Impact of social protection on gender equality in low- and middle-income countries: A systematic review of reviews

Campbell Syst Rev. 2022 May 25;18(2):e1240. doi: 10.1002/cl2.1240. eCollection 2022 Jun.


Background: More than half of the global population is not effectively covered by any type of social protection benefit and women's coverage lags behind. Most girls and boys living in low-resource settings have no effective social protection coverage. Interest in these essential programmes in low and middle-income settings is rising and in the context of the COVID-19 pandemic the value of social protection for all has been undoubtedly confirmed. However, evidence on whether the impact of different social protection programmes (social assistance, social insurance and social care services and labour market programmes) differs by gender has not been consistently analysed. Evidence is needed on the structural and contextual factors that determine differential impacts. Questions remain as to whether programme outcomes vary according to intervention implementation and design.

Objectives: This systematic review aims to collect, appraise, and synthesise the evidence from available systematic reviews on the differential gender impacts of social protection programmes in low and middle-income countries. It answers the following questions: 1.What is known from systematic reviews on the gender-differentiated impacts of social protection programmes in low and middle-income countries?2.What is known from systematic reviews about the factors that determine these gender-differentiated impacts?3.What is known from existing systematic reviews about design and implementation features of social protection programmes and their association with gender outcomes?

Search methods: We searched for published and grey literature from 19 bibliographic databases and libraries. The search techniques used were subject searching, reference list checking, citation searching and expert consultations. All searches were conducted between 10 February and 1 March 2021 to retrieve systematic reviews published within the last 10 years with no language restrictions.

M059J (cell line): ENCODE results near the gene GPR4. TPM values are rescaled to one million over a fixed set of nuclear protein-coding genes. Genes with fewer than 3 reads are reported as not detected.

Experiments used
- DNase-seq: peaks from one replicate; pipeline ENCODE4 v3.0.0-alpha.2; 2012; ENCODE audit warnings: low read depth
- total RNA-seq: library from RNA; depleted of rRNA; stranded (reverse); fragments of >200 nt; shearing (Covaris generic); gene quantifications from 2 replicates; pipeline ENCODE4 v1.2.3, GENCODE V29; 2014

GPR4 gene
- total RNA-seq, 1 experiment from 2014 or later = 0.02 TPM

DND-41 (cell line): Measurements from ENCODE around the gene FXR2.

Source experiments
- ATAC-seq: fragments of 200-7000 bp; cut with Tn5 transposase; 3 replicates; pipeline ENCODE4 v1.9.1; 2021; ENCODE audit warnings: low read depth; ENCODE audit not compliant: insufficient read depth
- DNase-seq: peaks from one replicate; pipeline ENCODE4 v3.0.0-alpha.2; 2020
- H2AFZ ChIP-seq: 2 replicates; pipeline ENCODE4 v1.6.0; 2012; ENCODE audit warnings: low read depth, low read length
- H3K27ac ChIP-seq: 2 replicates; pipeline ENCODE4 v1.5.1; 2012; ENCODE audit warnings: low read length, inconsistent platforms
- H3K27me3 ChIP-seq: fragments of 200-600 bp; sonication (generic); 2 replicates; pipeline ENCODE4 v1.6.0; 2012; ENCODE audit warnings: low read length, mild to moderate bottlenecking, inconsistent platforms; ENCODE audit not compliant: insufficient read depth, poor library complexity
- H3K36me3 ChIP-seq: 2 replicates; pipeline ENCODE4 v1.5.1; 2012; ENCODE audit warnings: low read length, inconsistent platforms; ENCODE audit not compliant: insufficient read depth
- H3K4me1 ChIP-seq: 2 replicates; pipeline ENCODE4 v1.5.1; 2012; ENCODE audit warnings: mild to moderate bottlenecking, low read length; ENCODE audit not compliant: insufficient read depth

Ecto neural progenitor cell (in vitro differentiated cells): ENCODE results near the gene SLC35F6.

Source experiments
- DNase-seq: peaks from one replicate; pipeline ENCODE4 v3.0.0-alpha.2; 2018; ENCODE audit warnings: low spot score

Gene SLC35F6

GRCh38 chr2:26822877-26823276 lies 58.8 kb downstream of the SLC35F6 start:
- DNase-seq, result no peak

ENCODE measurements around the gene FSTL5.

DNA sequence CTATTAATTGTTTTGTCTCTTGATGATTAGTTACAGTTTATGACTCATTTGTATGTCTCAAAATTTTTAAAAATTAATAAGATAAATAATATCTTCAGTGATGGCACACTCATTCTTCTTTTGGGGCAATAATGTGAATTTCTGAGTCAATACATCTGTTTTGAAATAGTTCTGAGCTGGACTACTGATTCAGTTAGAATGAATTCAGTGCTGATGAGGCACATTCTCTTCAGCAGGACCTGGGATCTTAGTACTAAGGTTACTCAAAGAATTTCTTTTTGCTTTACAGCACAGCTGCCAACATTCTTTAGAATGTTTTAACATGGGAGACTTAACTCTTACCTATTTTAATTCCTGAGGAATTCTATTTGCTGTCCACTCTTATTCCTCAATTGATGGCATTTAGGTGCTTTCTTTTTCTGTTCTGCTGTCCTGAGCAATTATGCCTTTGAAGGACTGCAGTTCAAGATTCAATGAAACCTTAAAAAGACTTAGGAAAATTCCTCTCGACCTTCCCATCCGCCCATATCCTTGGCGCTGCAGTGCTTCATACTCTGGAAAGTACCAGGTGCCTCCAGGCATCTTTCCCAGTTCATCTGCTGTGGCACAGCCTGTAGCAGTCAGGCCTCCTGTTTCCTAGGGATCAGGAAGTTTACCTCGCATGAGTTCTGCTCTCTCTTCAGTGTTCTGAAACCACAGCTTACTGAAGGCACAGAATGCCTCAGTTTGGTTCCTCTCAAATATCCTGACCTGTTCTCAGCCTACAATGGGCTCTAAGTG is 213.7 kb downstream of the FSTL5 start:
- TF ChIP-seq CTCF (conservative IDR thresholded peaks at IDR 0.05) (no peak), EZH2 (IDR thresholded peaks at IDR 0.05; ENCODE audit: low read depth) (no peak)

Selection criteria: We included systematic reviews that synthesised evidence from qualitative, quantitative or mixed-methods studies and analysed the outcomes of social protection programmes on women, men, girls, and boys with no age restrictions. The reviews included investigated one or more types of social protection programmes in low and middle-income countries. We included systematic reviews that investigated the effects of social protection interventions on any outcomes within any of the following six core outcome areas of gender equality: economic security and empowerment, health, education, mental health and psychosocial wellbeing, safety and protection and voice and agency.

Data collection and analysis: A total of 6265 records were identified. After removing duplicates, 5250 records were screened independently and simultaneously by two reviewers based on title and abstract and 298 full texts were assessed for eligibility. Another 48 records, identified through the initial scoping exercise, consultations with experts and citation searching, were also screened. The review includes 70 high to moderate quality systematic reviews, representing a total of 3289 studies from 121 countries. We extracted data on the following areas of interest: population, intervention, methodology, quality appraisal, and findings for each research question. We also extracted the pooled effect sizes of gender equality outcomes of meta-analyses. The methodological quality of the included systematic reviews was assessed, and framework synthesis was used as the synthesis method. To estimate the degree of overlap, we created citation matrices and calculated the corrected covered area.